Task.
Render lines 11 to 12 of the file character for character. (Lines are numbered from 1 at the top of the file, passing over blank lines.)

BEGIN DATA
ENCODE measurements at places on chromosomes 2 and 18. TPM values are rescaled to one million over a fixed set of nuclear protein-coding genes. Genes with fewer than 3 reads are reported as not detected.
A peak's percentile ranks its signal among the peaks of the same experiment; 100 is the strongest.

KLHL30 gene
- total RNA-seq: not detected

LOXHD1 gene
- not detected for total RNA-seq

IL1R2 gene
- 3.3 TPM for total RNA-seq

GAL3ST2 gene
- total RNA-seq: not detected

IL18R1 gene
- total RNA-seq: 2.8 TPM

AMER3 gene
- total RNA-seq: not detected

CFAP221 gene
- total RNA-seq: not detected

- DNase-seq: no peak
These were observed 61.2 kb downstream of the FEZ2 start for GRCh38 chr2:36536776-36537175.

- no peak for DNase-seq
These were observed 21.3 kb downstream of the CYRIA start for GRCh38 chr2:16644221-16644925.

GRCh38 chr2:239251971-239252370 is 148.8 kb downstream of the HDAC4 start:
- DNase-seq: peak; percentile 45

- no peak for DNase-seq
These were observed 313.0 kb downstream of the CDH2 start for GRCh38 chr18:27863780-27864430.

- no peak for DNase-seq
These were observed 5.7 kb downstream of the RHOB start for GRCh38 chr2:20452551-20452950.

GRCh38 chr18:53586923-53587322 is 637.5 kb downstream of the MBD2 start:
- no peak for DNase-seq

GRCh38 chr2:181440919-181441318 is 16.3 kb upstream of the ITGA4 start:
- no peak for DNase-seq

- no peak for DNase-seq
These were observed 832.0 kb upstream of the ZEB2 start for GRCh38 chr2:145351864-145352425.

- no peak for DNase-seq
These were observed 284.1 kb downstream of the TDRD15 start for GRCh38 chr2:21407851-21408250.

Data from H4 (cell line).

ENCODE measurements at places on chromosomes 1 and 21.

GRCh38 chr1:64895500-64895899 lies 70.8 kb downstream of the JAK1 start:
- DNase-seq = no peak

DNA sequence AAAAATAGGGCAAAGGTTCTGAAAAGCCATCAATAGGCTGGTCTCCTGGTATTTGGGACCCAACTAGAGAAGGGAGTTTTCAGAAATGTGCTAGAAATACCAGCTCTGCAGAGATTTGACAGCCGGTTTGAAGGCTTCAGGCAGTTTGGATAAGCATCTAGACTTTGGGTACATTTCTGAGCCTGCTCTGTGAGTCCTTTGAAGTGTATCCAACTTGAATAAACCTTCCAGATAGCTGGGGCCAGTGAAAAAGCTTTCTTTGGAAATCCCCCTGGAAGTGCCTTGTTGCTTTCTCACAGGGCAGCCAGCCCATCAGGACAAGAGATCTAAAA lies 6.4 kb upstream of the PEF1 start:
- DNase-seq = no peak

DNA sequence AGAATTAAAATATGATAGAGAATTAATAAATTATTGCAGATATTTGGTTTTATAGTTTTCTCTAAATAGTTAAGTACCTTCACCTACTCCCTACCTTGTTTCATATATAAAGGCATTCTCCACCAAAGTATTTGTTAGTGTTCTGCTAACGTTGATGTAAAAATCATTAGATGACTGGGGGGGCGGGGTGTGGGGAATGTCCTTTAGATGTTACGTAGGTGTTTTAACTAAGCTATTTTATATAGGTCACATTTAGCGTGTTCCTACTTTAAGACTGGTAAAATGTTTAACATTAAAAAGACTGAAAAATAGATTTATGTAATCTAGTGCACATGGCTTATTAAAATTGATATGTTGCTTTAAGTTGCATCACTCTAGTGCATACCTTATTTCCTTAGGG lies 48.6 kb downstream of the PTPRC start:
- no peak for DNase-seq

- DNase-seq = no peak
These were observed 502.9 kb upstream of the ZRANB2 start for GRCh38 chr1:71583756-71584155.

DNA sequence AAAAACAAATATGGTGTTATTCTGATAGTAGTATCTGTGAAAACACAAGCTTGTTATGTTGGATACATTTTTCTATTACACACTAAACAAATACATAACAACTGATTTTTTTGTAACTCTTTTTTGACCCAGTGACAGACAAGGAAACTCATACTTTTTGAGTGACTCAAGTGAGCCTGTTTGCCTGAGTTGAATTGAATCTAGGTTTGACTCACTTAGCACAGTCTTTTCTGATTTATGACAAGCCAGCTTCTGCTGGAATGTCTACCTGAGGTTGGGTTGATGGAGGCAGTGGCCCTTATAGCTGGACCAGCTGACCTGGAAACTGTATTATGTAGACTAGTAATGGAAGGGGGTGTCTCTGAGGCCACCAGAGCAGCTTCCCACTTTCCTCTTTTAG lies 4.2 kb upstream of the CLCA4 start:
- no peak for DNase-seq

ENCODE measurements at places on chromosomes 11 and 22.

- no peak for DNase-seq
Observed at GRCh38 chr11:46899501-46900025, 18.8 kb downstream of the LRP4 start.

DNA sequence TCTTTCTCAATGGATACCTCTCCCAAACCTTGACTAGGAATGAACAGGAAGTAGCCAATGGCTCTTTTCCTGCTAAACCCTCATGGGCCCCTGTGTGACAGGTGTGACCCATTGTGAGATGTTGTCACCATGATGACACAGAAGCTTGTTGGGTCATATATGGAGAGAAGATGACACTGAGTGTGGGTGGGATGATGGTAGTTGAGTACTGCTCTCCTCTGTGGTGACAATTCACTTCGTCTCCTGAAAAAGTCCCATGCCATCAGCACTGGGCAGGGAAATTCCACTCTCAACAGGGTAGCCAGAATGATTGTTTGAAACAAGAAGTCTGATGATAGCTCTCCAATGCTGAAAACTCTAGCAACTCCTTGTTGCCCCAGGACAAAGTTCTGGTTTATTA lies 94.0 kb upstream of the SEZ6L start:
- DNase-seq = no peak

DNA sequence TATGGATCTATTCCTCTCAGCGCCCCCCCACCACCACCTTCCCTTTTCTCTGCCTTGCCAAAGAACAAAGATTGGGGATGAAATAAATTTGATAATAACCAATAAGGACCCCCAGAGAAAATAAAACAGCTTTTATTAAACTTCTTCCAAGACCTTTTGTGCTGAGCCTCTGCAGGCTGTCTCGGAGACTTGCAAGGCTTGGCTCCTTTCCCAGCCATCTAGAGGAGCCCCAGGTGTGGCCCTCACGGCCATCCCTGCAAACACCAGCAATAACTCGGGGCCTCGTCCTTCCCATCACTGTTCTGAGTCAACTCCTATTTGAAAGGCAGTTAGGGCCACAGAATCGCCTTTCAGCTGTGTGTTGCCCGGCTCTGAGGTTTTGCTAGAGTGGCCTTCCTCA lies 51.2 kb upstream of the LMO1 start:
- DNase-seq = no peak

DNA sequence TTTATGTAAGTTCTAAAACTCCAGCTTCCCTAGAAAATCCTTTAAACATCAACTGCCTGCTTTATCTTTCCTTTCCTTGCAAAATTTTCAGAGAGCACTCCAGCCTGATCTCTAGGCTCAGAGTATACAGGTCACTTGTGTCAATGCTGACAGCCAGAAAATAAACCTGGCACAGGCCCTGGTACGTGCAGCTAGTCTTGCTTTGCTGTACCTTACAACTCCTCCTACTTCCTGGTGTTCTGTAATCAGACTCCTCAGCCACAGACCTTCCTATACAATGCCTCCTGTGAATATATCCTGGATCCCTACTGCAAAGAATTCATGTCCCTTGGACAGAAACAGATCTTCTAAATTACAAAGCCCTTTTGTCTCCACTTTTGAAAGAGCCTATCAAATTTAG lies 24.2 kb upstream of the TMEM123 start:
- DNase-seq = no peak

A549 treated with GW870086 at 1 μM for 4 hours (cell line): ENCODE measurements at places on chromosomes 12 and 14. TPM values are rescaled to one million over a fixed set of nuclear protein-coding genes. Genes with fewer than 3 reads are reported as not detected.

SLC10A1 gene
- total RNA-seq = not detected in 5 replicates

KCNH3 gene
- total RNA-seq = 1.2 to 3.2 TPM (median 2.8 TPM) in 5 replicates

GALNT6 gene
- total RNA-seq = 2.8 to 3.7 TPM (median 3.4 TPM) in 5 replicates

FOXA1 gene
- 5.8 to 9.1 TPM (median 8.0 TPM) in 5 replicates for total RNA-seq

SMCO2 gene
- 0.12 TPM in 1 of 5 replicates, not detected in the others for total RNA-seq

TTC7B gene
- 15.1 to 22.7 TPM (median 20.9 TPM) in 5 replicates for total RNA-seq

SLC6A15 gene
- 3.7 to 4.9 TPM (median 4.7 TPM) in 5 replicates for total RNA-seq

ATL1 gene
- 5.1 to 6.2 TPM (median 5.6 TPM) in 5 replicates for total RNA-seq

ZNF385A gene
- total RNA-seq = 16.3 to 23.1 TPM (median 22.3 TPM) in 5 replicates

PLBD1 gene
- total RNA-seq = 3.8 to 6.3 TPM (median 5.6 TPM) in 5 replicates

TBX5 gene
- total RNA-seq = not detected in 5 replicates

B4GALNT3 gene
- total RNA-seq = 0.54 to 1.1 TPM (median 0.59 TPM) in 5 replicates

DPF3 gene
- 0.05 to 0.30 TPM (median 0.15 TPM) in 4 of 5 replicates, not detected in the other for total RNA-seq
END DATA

IL18R1 gene
- total RNA-seq: 2.8 TPM